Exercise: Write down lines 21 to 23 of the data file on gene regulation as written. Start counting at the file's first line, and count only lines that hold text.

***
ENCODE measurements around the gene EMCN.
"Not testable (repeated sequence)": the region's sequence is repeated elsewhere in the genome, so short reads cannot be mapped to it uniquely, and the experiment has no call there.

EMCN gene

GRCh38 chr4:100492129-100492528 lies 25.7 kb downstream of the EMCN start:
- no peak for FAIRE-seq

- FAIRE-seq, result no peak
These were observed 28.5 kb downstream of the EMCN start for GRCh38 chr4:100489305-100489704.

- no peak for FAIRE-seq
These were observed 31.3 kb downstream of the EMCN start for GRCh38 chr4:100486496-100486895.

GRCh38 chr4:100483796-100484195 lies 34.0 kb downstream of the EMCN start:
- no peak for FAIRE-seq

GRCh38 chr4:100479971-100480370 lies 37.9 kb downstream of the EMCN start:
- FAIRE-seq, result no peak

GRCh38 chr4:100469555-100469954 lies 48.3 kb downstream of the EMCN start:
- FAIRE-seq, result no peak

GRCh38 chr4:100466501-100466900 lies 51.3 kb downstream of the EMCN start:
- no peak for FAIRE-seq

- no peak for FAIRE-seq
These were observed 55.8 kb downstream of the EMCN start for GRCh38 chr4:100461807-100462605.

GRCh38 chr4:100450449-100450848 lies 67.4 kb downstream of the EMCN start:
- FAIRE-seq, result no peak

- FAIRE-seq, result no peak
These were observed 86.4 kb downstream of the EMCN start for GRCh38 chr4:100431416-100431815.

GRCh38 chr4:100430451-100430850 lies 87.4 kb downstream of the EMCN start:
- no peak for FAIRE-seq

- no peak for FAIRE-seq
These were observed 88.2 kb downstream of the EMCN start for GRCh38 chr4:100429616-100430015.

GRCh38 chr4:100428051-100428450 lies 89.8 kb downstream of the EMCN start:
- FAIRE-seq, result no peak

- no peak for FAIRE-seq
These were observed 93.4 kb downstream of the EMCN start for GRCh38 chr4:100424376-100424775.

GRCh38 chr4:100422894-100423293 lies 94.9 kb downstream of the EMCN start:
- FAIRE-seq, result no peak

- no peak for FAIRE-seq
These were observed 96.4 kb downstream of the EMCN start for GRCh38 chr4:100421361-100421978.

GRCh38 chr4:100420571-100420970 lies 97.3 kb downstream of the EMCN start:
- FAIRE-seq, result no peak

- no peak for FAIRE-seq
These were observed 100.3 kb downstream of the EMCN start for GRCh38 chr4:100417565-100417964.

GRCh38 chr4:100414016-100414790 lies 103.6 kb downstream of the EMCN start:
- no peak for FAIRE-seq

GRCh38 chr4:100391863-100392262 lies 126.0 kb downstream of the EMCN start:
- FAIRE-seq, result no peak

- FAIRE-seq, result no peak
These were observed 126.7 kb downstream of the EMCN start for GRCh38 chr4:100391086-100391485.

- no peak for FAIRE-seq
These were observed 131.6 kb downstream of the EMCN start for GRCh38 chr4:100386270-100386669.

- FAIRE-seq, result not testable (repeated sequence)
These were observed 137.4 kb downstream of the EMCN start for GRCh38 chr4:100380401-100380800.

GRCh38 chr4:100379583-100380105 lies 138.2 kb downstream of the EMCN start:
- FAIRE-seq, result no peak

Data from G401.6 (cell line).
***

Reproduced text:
- FAIRE-seq, result no peak

- FAIRE-seq, result no peak
These were observed 86.4 kb downstream of the EMCN start for GRCh38 chr4:100431416-100431815.